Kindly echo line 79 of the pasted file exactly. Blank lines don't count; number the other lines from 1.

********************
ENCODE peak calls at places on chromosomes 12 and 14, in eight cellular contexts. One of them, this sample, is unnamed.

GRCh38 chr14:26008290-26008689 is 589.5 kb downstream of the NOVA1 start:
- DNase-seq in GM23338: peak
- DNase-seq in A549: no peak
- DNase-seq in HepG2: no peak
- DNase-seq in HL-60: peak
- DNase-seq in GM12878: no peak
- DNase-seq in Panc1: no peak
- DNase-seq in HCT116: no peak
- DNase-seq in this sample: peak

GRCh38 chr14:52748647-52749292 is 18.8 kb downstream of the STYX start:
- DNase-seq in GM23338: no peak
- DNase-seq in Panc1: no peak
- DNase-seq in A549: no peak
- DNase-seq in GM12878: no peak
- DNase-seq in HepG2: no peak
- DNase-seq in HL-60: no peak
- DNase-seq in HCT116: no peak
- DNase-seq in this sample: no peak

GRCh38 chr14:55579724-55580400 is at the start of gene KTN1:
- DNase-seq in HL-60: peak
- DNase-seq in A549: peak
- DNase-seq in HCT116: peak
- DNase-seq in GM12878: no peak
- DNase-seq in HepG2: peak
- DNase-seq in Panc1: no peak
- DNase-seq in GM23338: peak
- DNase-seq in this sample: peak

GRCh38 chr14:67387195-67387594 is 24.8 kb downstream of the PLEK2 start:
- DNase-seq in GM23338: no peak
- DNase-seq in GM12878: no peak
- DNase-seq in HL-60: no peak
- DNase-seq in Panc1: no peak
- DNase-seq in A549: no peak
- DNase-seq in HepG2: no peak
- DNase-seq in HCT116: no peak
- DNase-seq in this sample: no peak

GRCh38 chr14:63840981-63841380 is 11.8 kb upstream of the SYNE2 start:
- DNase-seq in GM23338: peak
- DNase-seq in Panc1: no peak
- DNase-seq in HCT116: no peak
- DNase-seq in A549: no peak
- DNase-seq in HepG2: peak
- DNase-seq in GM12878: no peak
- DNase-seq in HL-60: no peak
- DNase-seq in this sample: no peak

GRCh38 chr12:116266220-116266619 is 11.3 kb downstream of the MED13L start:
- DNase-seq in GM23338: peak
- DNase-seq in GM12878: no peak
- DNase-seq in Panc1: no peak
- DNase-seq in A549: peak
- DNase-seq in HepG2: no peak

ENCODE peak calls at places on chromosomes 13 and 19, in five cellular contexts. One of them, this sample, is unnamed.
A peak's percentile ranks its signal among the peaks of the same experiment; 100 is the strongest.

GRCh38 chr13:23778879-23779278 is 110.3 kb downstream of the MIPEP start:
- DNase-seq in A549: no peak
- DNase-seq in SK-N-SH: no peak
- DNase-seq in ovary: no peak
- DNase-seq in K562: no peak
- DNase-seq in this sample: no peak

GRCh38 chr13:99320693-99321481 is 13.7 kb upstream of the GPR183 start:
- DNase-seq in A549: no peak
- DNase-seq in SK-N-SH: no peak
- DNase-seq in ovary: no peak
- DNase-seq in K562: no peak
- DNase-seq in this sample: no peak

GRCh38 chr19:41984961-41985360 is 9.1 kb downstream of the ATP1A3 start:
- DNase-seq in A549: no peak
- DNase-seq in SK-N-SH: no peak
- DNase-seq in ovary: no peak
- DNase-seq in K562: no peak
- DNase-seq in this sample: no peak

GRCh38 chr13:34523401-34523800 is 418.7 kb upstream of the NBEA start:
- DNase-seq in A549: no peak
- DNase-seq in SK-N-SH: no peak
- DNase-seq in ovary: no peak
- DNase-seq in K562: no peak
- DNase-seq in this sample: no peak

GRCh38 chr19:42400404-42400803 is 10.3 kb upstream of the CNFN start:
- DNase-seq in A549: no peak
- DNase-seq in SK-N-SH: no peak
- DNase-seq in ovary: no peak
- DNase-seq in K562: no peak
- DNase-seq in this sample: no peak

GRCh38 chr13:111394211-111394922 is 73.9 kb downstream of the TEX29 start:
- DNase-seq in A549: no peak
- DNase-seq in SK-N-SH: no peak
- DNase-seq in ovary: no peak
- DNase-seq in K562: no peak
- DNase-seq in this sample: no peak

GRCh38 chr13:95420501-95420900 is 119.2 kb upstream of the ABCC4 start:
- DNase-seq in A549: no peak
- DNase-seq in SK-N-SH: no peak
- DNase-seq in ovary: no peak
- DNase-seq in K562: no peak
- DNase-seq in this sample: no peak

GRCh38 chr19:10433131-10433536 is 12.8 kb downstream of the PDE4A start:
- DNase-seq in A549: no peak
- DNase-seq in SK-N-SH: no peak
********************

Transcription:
GRCh38 chr19:42400404-42400803 is 10.3 kb upstream of the CNFN start: